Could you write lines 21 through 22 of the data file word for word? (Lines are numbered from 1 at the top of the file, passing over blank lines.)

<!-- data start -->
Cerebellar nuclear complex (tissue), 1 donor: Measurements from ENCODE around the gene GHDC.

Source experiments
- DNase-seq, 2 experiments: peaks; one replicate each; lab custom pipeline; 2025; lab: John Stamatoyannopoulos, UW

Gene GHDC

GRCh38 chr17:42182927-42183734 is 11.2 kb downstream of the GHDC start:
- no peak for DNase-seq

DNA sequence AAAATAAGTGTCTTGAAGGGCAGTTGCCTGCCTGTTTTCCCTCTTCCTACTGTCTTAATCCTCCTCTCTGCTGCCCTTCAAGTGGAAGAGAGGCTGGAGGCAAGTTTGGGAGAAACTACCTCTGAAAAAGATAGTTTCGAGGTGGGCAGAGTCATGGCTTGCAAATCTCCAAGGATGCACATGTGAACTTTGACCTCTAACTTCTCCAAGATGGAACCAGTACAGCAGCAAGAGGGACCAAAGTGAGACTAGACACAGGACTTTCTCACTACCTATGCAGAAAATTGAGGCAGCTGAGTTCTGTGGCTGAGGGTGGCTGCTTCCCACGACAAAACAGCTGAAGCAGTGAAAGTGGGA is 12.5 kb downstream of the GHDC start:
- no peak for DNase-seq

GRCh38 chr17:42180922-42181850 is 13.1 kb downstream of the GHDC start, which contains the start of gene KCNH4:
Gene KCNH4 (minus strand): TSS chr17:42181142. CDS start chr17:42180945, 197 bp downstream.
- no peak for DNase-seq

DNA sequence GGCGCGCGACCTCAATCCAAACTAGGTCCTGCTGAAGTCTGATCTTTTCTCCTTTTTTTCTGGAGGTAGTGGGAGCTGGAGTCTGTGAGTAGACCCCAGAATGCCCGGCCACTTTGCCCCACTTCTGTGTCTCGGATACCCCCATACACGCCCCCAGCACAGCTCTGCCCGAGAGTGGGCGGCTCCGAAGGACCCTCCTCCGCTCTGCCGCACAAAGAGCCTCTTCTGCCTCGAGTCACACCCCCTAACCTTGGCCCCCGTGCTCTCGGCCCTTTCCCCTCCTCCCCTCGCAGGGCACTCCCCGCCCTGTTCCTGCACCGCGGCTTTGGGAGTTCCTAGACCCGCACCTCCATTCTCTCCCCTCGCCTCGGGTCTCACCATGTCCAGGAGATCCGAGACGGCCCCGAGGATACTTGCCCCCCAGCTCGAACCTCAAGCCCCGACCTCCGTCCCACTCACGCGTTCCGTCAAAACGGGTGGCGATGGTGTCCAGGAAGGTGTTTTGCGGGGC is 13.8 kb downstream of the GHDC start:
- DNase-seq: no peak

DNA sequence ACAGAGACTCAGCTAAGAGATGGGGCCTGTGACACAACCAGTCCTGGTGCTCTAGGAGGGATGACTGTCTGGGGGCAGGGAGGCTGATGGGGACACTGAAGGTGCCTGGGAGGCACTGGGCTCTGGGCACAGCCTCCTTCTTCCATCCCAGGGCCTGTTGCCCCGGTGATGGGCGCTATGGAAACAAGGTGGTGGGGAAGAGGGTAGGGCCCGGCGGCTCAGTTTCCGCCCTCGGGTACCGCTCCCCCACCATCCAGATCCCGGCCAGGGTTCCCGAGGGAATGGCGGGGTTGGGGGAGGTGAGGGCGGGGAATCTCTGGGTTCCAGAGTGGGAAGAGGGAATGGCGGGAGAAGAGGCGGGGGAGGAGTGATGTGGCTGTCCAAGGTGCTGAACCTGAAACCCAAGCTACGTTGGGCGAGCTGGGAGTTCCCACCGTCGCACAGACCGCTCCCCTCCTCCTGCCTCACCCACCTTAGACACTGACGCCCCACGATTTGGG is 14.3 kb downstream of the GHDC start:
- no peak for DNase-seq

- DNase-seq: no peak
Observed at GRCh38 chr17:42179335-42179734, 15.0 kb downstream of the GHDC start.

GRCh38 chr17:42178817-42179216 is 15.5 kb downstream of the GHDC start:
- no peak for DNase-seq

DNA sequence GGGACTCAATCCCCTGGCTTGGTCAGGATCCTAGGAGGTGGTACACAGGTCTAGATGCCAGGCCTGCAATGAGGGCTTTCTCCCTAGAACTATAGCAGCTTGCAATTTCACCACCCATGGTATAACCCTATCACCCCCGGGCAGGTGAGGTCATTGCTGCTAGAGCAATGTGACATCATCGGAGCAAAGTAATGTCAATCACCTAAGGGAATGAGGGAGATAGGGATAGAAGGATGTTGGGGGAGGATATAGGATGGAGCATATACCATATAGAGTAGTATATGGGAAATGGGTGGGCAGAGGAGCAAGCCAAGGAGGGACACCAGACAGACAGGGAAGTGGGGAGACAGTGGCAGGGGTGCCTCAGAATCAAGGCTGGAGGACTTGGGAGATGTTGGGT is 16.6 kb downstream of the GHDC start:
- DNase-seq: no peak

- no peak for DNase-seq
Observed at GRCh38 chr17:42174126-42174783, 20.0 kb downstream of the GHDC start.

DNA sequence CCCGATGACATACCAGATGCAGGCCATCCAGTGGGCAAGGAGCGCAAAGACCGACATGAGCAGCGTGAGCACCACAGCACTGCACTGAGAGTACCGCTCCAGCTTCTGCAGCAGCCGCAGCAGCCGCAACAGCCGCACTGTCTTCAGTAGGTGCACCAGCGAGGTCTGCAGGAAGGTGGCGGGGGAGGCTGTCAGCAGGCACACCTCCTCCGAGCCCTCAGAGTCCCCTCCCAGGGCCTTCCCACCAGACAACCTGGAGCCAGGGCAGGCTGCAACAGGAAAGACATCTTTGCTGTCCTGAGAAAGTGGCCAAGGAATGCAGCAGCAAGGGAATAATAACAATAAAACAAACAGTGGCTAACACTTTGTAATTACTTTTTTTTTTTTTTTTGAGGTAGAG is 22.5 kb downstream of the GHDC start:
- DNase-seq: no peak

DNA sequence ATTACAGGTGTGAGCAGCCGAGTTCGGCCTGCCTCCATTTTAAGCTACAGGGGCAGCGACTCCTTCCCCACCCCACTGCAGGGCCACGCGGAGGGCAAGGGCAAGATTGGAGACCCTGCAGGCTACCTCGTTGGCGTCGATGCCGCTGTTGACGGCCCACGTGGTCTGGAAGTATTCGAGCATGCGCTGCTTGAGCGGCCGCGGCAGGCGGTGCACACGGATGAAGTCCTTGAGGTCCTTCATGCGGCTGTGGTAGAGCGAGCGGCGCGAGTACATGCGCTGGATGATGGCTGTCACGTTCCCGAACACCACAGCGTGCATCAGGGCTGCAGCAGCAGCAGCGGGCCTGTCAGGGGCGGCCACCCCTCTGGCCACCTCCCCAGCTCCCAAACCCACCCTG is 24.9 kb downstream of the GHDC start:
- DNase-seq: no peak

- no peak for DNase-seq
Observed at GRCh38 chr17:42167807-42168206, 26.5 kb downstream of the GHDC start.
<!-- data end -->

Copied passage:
- DNase-seq: no peak

- no peak for DNase-seq